All kinds of thoughts float in and out of our heads all day long. So why do some seem to stick around longer than others?

Often I’ll wonder something, like maybe “why can’t we ever get started with homeschooling before 11:00 am?” And then I’ll chance across a post about some Mom’s success story and her newly polished schedule where she homeschools six children and everyone is up and done with chores by 8:00 am!

It was just a brief headline: 5 Steps to the Perfect Schedule. So, I clicked on it. And bam! I’m thrown into the world of doubt and distracted from doing the work I had planned for the day! And the doubt sticks with me all day, all week!

Here’s my solution: don’t click! Don’t read that article before my day begins. Let go of all doubt and distraction so that I can be present with my children. Stay present to this day.

If I want to work on improving our schedule, or anything for that matter, I do better if I focus on the issue for a bit one afternoon and brainstorm possible solutions. Talk with my family. (Once children are over age 9 or especially age 12, I like to include them in the conversations and brainstorming.) Then we try out new ideas for a week or so. let them play out. Talk again about how it went and tweak the plan or create a new one.

Let Go of Doubt Distraction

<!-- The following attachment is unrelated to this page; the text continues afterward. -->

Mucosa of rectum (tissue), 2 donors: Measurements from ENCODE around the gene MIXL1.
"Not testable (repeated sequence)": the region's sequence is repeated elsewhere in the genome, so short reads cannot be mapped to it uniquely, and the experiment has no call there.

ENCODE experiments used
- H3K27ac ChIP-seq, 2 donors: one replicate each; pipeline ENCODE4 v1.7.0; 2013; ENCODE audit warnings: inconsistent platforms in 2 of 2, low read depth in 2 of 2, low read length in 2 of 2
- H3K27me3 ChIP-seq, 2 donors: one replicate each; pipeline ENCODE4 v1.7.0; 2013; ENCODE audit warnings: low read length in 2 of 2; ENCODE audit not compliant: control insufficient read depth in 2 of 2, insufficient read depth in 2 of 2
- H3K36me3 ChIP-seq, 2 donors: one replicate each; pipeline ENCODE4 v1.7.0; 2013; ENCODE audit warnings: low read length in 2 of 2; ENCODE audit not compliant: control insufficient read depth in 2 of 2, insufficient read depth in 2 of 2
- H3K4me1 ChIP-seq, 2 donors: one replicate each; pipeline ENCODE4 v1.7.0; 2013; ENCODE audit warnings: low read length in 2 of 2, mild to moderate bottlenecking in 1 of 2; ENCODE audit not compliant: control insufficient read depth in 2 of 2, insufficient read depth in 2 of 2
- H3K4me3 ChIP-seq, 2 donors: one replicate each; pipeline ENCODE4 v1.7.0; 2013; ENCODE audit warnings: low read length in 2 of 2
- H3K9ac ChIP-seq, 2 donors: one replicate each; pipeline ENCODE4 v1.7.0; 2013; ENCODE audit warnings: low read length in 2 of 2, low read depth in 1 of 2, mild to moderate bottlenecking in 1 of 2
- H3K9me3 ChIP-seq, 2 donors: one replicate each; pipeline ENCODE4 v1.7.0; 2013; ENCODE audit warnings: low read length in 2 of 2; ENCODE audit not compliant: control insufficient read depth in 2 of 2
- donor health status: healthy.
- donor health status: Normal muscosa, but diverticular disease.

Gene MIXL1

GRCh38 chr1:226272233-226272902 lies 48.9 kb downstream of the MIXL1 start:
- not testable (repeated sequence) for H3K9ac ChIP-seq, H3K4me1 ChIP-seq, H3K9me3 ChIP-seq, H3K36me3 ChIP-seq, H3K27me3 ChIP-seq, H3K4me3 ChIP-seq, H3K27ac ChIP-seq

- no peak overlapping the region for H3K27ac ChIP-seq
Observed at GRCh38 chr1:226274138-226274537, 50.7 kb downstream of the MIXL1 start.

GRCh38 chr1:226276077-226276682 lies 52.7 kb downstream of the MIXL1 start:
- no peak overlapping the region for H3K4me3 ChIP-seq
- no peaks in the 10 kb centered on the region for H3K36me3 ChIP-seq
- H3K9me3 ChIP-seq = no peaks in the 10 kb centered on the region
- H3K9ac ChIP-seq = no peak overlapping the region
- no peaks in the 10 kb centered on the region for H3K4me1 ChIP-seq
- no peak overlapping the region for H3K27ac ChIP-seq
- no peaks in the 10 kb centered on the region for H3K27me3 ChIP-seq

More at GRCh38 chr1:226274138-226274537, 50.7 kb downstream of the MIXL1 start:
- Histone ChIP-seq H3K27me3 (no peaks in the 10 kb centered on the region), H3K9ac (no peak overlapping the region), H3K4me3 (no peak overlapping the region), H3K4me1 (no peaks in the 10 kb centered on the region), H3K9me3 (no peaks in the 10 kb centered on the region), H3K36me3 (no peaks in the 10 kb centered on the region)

I was somewhere in the middle of this whole muddle inside my own head (we hadn’t gotten to the talk and brainstorm together part yet) when last night at 10:00 pm, my 15 year old daughter plops into the chair beside me to share her thoughts on her morning routine. How about if she picks 10:00 am as a start time? And before that, she’ll get in a run and piano practice? “OK,” I say, “let’s give that a try and see how it goes” trying to temper how ecstatic I was that this was all her idea, with no prompting from me! (She wasn’t even aware of the muddle that was going on inside my head!)

And then I shared with her about the research that says teens need more sleep and since their brains are so active at night, that sleep needs to be in the morning. And that even some high schools, including the one in our own district, are moving their start times a little later in the morning. A sweet exchange, no pressure or judgement.

The lesson here for this Mom? Transitions are about having a plan, giving things a try and seeing how it goes, then making appropriate adjustments. And if I get hung up on how it has to be or what’s wrong with everything or what’s wrong with me, then I am not contributing to a positive outcome! It really does all work out.

How do you let go of distraction and doubt?


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  1. Jean

    I’m SO glad that I’m not the only one who starts our lessons later in the morning – I too have those “thoughts” running through my head about those other mysterious mothers who have everybody at their books just after the crack of dawn… but around here – the sun isn’t even up until 9 in the winter & everything just seems to go at its own pace. I keep reminding myself to keep my rhythm going & not worry too much about a schedule…!

    Thought provoking post as usual – thanks!

    1. Thanks, Elizabeth! And yes, it really is about creating a working rhythm and not a schedule! Schedules confine us and rhythms nurture us.

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